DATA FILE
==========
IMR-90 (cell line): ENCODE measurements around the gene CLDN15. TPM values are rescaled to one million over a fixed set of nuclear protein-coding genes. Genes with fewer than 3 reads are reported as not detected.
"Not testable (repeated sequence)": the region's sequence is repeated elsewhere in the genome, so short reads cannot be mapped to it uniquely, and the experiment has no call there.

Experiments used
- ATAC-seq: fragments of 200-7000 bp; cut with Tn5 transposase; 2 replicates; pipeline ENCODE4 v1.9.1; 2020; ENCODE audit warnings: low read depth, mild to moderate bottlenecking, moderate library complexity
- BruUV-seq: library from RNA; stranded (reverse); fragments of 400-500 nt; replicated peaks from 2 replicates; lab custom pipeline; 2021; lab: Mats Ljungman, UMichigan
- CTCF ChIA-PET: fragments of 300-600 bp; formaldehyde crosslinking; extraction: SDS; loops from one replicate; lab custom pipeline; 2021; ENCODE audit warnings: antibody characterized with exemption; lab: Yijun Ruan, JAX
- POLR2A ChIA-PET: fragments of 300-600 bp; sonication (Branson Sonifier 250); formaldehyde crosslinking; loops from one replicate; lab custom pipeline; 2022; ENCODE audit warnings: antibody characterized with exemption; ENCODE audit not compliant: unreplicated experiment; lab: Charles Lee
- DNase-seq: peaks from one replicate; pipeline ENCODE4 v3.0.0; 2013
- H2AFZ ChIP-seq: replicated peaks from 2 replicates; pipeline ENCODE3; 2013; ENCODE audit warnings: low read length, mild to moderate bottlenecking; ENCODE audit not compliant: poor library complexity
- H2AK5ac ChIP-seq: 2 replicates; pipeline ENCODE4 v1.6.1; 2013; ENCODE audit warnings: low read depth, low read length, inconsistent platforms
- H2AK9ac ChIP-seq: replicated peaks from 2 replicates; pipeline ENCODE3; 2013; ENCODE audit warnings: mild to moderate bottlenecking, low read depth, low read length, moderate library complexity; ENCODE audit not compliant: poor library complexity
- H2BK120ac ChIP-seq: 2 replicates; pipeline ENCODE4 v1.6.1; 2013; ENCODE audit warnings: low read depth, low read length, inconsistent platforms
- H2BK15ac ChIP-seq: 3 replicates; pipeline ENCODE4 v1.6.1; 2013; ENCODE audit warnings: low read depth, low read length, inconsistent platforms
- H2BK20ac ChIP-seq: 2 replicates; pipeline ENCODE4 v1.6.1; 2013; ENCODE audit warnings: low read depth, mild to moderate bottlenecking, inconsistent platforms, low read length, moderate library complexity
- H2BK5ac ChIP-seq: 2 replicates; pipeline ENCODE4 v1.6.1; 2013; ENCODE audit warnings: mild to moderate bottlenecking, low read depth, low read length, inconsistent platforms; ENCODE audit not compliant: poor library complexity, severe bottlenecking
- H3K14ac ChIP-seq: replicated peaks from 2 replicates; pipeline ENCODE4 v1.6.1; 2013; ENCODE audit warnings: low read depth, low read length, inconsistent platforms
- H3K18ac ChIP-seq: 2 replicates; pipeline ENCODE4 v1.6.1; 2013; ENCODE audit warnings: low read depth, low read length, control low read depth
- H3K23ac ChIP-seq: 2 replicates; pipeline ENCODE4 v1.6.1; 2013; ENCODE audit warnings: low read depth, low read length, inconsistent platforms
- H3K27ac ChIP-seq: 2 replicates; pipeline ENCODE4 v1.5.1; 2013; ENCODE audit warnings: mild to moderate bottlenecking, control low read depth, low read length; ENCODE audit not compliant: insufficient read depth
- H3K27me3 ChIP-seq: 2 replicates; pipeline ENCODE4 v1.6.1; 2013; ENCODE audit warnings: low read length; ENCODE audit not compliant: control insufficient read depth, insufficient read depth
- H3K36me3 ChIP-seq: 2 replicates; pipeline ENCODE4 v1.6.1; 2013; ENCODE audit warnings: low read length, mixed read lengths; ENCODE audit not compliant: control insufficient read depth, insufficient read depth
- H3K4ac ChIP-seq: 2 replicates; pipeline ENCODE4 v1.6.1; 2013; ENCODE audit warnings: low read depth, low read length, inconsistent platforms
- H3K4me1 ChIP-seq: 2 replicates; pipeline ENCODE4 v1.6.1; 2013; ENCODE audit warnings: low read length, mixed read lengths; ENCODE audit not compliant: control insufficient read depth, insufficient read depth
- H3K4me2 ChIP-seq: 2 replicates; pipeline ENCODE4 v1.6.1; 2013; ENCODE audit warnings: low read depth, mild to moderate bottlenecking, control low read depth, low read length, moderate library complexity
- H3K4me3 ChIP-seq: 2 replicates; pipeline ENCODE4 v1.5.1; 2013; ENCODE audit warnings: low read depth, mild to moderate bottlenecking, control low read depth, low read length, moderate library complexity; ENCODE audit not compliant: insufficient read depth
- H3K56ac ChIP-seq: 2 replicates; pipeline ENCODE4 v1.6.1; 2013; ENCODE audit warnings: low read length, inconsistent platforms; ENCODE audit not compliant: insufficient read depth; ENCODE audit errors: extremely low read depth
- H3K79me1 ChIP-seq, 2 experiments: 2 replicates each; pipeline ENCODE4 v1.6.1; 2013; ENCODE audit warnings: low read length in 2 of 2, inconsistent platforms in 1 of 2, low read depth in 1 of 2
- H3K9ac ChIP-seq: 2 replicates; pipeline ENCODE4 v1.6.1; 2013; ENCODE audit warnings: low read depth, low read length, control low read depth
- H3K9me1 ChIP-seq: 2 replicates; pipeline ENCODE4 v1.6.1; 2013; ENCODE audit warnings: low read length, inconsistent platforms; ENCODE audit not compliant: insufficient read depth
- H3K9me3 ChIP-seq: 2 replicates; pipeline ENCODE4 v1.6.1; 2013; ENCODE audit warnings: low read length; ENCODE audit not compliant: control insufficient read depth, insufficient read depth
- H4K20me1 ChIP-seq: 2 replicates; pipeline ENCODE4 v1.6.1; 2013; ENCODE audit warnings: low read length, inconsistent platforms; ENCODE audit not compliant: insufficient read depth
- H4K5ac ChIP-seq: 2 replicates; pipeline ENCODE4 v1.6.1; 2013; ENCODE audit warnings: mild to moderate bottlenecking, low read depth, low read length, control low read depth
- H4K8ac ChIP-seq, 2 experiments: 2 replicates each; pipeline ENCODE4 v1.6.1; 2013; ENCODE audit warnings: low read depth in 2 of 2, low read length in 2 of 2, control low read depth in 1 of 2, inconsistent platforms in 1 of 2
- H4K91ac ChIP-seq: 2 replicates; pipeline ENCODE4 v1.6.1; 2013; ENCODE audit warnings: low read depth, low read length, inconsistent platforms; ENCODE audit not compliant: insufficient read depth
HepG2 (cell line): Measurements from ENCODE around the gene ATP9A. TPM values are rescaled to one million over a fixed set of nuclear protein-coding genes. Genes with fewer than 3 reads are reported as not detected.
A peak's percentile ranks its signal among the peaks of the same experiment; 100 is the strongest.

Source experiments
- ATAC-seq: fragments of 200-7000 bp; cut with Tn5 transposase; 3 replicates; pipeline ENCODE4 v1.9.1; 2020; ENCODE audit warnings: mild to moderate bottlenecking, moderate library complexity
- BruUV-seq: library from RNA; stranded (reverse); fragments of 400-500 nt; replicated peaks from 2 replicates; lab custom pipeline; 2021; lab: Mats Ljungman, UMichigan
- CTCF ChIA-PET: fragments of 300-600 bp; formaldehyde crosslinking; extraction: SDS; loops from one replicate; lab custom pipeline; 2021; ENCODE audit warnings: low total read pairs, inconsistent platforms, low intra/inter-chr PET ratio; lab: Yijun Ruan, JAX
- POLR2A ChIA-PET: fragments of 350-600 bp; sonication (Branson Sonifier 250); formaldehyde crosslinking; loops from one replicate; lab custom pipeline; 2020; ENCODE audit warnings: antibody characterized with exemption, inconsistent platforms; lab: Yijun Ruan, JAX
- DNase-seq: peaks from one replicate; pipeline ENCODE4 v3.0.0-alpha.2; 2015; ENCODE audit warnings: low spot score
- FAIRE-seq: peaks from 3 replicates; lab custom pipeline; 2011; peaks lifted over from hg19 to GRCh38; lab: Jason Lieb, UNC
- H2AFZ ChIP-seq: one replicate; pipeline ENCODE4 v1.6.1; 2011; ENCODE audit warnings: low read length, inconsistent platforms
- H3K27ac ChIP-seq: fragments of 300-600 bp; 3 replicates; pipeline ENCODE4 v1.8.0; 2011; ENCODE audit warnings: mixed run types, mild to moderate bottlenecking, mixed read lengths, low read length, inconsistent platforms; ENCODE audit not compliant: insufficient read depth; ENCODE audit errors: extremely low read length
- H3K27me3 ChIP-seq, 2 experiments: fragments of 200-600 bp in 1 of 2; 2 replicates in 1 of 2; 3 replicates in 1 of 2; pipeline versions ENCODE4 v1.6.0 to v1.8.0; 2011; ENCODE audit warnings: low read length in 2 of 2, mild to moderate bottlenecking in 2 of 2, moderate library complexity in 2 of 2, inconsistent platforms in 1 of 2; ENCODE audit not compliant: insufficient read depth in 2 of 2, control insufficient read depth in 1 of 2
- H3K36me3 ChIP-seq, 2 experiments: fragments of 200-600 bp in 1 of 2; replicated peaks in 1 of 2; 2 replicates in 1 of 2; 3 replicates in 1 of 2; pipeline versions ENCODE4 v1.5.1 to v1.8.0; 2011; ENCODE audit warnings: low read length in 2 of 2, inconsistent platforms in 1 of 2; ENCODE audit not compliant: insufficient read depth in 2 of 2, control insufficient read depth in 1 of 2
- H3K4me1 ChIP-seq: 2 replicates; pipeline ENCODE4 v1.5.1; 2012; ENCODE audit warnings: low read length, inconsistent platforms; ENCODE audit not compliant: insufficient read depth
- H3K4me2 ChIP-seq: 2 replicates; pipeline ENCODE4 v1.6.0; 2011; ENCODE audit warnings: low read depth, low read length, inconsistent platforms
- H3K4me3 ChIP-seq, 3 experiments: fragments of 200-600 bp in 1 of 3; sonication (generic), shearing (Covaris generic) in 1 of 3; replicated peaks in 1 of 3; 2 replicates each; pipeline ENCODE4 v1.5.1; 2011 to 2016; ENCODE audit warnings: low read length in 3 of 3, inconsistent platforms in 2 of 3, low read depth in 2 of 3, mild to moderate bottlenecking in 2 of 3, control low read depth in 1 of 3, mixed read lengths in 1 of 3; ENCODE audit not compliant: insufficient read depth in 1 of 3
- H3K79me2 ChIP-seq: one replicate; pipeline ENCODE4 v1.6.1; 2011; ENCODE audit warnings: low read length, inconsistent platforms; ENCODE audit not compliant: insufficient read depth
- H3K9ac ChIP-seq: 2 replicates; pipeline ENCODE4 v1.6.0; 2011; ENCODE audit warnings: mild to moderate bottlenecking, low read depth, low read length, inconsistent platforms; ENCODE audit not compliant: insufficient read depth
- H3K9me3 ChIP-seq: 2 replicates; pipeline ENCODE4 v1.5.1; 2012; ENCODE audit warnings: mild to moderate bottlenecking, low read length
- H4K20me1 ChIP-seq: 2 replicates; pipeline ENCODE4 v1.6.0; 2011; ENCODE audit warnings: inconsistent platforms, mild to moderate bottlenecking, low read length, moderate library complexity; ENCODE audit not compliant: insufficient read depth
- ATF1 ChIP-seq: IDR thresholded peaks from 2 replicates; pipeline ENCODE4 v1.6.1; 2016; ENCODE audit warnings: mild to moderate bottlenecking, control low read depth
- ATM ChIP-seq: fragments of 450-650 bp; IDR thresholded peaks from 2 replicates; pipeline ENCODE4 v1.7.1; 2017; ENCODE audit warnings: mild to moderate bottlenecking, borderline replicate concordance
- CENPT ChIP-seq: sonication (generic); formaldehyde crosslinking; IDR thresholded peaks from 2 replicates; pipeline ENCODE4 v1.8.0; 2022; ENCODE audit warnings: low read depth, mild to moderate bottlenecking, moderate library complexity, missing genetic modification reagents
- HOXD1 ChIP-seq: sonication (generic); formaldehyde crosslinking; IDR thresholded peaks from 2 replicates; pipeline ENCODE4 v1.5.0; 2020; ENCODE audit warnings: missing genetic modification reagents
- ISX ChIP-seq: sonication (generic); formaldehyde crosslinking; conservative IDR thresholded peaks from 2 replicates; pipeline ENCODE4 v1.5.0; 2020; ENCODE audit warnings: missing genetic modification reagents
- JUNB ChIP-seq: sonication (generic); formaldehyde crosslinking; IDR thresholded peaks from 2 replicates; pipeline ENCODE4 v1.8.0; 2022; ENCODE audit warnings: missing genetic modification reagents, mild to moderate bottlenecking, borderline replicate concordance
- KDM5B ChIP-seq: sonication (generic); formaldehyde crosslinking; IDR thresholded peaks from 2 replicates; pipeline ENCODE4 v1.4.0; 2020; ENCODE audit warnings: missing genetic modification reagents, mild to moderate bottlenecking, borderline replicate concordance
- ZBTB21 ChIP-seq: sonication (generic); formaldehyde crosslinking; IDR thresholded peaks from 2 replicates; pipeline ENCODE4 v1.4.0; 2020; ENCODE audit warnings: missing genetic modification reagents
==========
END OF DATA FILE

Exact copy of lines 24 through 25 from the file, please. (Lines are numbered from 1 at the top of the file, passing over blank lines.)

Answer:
- H3K4me2 ChIP-seq: 2 replicates; pipeline ENCODE4 v1.6.1; 2013; ENCODE audit warnings: low read depth, mild to moderate bottlenecking, control low read depth, low read length, moderate library complexity
- H3K4me3 ChIP-seq: 2 replicates; pipeline ENCODE4 v1.5.1; 2013; ENCODE audit warnings: low read depth, mild to moderate bottlenecking, control low read depth, low read length, moderate library complexity; ENCODE audit not compliant: insufficient read depth